# General Form of the Equation

## Key Questions

• I can not remember how to deal with $x y$ so I will be demonstrating completing the square without one.

Consider the equation below

$9 {x}^{2} - 16 {y}^{2} - 36 x - 96 y - 252 = 0$

The first thing that we should do is group our $x$s and $y$s

$9 {x}^{2} - 16 {y}^{2} - 36 x - 96 y - 252 = 0$
$\implies \left(9 {x}^{2} - 36 x\right) + \left(- 16 {y}^{2} - 96 y\right) - 252 = 0$

Now, let's make our work easier by factoring out ${x}^{2}$'s and ${y}^{2}$'s coefficient

$\left(9 {x}^{2} - 36 x\right) + \left(- 16 {y}^{2} - 96 y\right) - 252 = 0$

$\implies 9 \left({x}^{2} - 4 x\right) + - 16 \left({y}^{2} + 6 y\right) - 252 = 0$

Before proceeding, let's recall what happens when a binomial is squared

${\left(a x + b\right)}^{2} = {a}^{2} {x}^{2} + 2 a b + {b}^{2}$

when a = 1, we have

${\left(x + b\right)}^{2} = {x}^{2} + 2 b + {b}^{2}$

Now, in our equation,

$9 \left({x}^{2} - 4 x\right) + - 16 \left({y}^{2} + 6 y\right) - 252 = 0$

We want ${x}^{2} - 4 x$ and ${y}^{2} + 6 y$ to be perfect squares.
In order to do that, we need to add a 3rd element.

We know that in ${x}^{2} - 4 x$,

$2 b = - 4$
$b = - 2$

For ${x}^{2} - 4 x$ to be a perfect square, we need to add ${b}^{2} = 4$

Meanwhile, for ${y}^{2} + 6 y$,

$2 b = 6$
$b = 3$

For ${y}^{2} + 6 y$ to be a perfect square, we need to add ${b}^{2} = 9$

$9 \left({x}^{2} - 4 x\right) + - 16 \left({y}^{2} + 6 y\right) - 252 = 0$

$\implies 9 \left({x}^{2} - 4 x + 4\right) + - 16 \left({y}^{2} + 6 y + 9\right) - 252 = 0$

We added something in the left-hand side of the equation.
Since we our dealing with an equality, we need to maintain the
equality.
We can do this by adding the same value in the right-hand side of the equation or by subtracting the same value in the left-hand side.

For this demonstration, I will subtract the same value in the left-hand side

$\implies 9 \left({x}^{2} - 4 x + 4\right) + - 16 \left({y}^{2} + 6 y + 9\right) - 252 = 0$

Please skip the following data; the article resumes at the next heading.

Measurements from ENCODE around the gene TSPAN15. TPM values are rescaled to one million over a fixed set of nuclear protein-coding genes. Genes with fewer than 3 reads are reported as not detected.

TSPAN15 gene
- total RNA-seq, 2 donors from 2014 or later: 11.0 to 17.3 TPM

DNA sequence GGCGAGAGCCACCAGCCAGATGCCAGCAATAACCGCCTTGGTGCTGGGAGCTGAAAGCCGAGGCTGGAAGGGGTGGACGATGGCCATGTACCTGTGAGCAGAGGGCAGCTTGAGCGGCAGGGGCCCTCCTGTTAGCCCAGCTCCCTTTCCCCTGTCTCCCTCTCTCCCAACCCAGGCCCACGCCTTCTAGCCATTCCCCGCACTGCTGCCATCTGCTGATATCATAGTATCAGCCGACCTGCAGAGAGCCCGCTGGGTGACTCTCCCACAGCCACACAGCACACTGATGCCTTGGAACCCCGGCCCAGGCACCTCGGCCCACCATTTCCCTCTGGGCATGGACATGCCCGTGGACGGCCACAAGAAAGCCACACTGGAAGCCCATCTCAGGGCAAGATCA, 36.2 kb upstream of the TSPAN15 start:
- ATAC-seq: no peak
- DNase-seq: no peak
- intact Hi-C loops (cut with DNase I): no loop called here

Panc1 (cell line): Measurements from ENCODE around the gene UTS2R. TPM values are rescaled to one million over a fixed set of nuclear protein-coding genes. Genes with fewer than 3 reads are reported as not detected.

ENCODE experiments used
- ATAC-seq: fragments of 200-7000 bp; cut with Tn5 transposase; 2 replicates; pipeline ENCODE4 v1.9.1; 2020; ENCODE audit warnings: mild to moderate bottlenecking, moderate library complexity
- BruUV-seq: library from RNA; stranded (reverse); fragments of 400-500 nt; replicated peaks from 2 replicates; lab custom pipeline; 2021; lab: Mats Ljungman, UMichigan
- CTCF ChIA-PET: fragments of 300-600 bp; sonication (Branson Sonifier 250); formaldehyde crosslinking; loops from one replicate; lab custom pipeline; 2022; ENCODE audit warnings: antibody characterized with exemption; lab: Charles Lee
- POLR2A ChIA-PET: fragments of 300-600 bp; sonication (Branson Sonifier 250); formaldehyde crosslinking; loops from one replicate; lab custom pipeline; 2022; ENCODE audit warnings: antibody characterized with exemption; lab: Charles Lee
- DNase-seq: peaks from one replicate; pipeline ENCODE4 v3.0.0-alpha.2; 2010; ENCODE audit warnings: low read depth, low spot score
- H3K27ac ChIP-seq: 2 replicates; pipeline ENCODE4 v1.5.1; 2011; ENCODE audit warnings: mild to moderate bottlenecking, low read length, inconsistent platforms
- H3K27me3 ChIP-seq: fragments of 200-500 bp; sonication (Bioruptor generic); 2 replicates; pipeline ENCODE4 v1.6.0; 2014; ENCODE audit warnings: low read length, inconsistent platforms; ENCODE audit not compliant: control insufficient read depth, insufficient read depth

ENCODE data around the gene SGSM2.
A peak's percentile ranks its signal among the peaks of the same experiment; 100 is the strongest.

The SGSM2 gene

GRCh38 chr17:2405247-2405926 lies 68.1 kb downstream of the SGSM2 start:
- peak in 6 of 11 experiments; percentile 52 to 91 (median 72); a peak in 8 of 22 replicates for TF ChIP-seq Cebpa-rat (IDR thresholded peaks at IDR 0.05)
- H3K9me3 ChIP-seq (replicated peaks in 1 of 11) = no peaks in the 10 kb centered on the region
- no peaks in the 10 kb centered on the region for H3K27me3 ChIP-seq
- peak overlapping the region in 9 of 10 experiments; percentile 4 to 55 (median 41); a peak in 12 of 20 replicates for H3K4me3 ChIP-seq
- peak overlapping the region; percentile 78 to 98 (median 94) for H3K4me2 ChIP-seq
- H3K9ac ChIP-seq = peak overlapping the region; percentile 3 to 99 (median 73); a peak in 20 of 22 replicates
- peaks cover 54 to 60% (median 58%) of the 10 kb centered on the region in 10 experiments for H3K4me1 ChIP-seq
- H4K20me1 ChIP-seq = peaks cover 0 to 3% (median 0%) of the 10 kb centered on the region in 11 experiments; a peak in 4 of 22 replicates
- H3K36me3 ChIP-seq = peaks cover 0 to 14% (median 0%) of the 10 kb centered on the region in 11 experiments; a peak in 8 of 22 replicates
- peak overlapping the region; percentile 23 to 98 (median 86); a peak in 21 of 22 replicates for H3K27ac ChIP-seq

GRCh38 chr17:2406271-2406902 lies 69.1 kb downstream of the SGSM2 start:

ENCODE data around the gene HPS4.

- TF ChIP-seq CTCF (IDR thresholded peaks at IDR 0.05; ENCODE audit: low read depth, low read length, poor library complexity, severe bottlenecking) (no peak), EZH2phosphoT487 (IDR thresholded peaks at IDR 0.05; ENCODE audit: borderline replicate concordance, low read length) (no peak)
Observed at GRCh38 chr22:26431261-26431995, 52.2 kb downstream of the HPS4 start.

$\implies 9 \left({x}^{2} - 4 x + 4\right) + - 16 \left({y}^{2} + 6 y + 9\right) - 252 - 9 \left(4\right) - - 16 \left(9\right) = 0$

Now that we have our perfect square trinomials and our equality remains to be one, we can proceed to simplifying the equation

$9 \left({x}^{2} - 4 x + 4\right) + - 16 \left({y}^{2} + 6 y + 9\right) - 252 - 9 \left(4\right) - - 16 \left(9\right) = 0$

$\implies 9 {\left(x - 2\right)}^{2} + - 16 {\left(y + 3\right)}^{2} - 252 - 9 \left(4\right) - - 16 \left(9\right) = 0$
$\implies 9 {\left(x - 2\right)}^{2} + - 16 {\left(y + 3\right)}^{2} - 252 - 36 - - 144 = 0$
$\implies 9 {\left(x - 2\right)}^{2} + - 16 {\left(y + 3\right)}^{2} - 144 = 0$
$\implies 9 {\left(x - 2\right)}^{2} + - 16 {\left(y + 3\right)}^{2} = 144$

$\implies \frac{9 {\left(x - 2\right)}^{2} + - 16 {\left(y + 3\right)}^{2} = 144}{144}$

$\implies \frac{9 {\left(x - 2\right)}^{2}}{144} + \frac{- 16 {\left(y + 3\right)}^{2}}{144} = \frac{144}{144}$

$\implies \frac{{\left(x - 2\right)}^{2}}{16} + \frac{- {\left(y + 3\right)}^{2}}{9} = 1$

$\implies {\left(x - 2\right)}^{2} / 16 - {\left(y + 3\right)}^{2} / 9 = 1$

Now we have transformed our general equation to standard form.
Take note that we can do the same trick to transform other conic sections into their standard form.

• Let us find the slant asymptotes of a hyperbola of the form

${x}^{2} / {a}^{2} - {y}^{2} / {b}^{2} = 1$.

By subtracting ${x}^{2} / {a}^{2}$,

$\implies - {y}^{2} / {b}^{2} = - {x}^{2} / {a}^{2} + 1$

by multiplying by $- {b}^{2}$,

$\implies {y}^{2} = {b}^{2} / {a}^{2} {x}^{2} - {b}^{2}$

by taking the square-root,

$\implies y = \pm \sqrt{{b}^{2} / {a}^{2} {x}^{2} - {b}^{2}}$

For large $x$, $- {b}^{2}$ in the square-root is negligible,

$y = \pm \sqrt{{b}^{2} / {a}^{2} {x}^{2} - {b}^{2}} \approx \pm \sqrt{{b}^{2} / {a}^{2} {x}^{2}} = \pm \frac{b}{a} x$

Hence, the slant asymptotes are $y = \pm \frac{b}{a} x$.

I hope that this was helpful.

• Well a hyperbola will look something like this:

So in general terms we can say that an hyperbolic equation will be in the terms

or

So you can see also from this that it may be in a form like this:

$\left(\frac{x}{a} + \frac{y}{b}\right) \left(\frac{x}{a} - \frac{y}{b}\right) = 1$

or

$\left(\frac{x}{a} + \frac{y}{b}\right) \left(\frac{x}{a} - \frac{y}{b}\right) = - 1$

• The general form of a hyperbola is

$A {x}^{2} + B x + C {y}^{2} + D y + E = 0$

where either A or C is negative (but never both)